[gmx-users] Maximun time-step recommended in the grompp part for each system
Mario Fernández Pendás
mariofp77 at gmail.com
Mon Dec 15 12:57:09 CET 2014
First of all, thank you very much for your answer.
At this point I am not running any particular simulation (that is why I
said that I am not thinking in using any constraint algorithm, I am not
concerned in solving practical problems by now), I am just trying to
understand completely what is the theory behind this check_bonds_timestep()
This is why I am asking how it is obtained explicitly that 4.44 number.
I hope my question is more clear now.
Thank you very much.
2014-12-14 2:15 GMT+01:00 Justin Lemkul <jalemkul at vt.edu>:
> On 12/13/14 11:34 AM, Mario Fernández Pendás wrote:
>> Some extra information about this topic:
>> We are exicitely interested in NOT using any kind of constraints. As you
>> may assume, the purpose of this study is purely theoretical.
> As the comments at the top of check_bonds_timestep() note, it is not a
> check for the validity of the integration, more like a guideline to prevent
> people from incompatible settings. If you are not using constraints, the
> upper limit of dt is likely 1 fs, but depending on what you're simulating,
> you may have to use a much lower value. A few trial runs to check energy
> conservation and stability would likely solve this very quickly.
> Thank you very much.
>> Best regards,
>> El 11/12/2014 18:20, "Mario Fernández Pendás" <mariofp77 at gmail.com>
>> Dear all,
>>> Taking look at the check_bonds_timestep() function in src/kernel/grompp.c
>>> used for checking the time-step used for the integration of the equations
>>> of motion a few questions come to me:
>>> - In the comments of the function it is said that "The stability limit of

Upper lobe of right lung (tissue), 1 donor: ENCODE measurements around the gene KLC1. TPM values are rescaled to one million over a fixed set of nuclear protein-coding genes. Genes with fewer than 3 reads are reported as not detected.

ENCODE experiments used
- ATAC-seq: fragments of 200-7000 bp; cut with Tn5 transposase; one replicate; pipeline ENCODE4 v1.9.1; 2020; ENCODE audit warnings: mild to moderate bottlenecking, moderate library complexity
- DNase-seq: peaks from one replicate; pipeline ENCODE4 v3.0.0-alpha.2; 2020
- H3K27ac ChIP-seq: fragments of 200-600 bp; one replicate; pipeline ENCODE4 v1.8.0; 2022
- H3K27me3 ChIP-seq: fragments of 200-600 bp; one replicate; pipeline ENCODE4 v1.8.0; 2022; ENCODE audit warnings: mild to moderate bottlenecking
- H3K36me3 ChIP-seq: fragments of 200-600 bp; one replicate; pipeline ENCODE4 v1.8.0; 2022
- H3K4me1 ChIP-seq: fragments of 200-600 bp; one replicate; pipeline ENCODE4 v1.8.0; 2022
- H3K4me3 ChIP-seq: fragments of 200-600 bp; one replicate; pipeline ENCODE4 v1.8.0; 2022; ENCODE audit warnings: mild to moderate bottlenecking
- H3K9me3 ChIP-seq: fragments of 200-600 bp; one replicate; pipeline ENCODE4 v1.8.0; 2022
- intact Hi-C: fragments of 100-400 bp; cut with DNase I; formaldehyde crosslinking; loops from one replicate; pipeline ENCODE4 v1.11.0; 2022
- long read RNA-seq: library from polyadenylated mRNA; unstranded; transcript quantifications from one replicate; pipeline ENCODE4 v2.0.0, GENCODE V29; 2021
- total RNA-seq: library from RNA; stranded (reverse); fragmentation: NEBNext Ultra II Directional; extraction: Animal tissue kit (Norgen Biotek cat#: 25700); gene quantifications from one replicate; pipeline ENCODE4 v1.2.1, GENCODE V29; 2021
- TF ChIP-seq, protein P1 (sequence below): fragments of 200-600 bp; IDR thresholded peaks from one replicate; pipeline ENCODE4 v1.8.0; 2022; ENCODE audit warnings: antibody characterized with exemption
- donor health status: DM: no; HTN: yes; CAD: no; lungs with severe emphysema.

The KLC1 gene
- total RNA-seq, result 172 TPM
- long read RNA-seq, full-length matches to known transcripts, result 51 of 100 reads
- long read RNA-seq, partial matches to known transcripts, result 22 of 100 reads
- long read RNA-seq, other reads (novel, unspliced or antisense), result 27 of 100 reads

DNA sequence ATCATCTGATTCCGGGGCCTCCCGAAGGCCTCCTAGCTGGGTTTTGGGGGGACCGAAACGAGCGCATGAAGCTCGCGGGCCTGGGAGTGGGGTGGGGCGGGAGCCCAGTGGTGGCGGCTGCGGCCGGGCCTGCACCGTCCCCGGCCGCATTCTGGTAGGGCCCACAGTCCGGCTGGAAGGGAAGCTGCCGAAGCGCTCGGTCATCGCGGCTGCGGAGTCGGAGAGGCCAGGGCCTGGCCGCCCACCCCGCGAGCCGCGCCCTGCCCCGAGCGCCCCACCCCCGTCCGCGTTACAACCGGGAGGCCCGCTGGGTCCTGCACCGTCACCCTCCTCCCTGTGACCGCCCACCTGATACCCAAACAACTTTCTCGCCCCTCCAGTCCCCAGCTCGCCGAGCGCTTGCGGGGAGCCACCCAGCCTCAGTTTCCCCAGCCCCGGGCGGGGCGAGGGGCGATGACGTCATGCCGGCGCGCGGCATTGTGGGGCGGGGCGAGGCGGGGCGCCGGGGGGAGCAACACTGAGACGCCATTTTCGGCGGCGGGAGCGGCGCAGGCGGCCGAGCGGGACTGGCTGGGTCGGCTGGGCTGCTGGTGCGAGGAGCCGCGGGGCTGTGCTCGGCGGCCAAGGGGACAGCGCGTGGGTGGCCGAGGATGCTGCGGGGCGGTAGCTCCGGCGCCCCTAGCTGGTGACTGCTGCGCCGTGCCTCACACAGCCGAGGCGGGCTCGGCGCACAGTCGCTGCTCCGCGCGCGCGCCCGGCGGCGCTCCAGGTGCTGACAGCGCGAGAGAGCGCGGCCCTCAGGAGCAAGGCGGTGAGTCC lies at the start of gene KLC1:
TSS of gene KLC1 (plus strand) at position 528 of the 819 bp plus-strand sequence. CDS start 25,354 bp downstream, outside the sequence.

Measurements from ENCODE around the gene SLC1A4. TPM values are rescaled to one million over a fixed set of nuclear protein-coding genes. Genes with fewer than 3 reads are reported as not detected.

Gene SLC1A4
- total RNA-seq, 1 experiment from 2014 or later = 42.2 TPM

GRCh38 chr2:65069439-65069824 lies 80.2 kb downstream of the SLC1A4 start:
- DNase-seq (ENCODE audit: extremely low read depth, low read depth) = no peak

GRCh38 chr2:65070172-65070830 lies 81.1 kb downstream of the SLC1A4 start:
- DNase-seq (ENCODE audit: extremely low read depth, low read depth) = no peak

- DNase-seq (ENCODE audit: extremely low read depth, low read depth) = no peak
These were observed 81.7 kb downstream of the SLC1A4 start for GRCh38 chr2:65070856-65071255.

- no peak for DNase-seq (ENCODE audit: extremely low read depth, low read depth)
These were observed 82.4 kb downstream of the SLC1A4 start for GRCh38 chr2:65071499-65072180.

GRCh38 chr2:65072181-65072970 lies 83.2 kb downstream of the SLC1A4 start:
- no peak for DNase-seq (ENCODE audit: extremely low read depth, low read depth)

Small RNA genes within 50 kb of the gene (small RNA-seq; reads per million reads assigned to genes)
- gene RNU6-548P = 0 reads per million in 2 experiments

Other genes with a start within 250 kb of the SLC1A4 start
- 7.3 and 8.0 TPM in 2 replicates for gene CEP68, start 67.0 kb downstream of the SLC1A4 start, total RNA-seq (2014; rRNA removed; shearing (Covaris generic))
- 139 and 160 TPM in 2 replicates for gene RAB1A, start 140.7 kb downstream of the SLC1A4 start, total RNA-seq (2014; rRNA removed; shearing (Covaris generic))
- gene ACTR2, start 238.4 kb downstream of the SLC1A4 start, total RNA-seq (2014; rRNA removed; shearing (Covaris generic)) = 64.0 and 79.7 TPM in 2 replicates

>>> leap-frog or velocity verlet is 4.44 steps per oscillational period".
>>> anyone know how this exact number is obtained?
>>> - I see that, inside of the function, there are two "limits": 5 and 10.
>>> They are used for establishing a relation between the estimated
>>> period of the bond between two atoms of the system in use and the
>>> used for integrating the equations of motion and giving a warning message
>>> in case of using a non suitable time-step. I assume, looking at the
>>> literature, that this limits are taking from the following paper by
>>> Am I right?
>>> I have also found an issue in redmine for the function
>>> check_bonds_timestep() reporting that it only reports the first
>>> bond. I think this does not affect my questions.
>>> Thank you very much.
>>> Best regards,
> Justin A. Lemkul, Ph.D.
> Ruth L. Kirschstein NRSA Postdoctoral Fellow
> Department of Pharmaceutical Sciences
> School of Pharmacy
> Health Sciences Facility II, Room 629
> University of Maryland, Baltimore
> 20 Penn St.
> Baltimore, MD 21201
> jalemkul at outerbanks.umaryland.edu | (410) 706-7441
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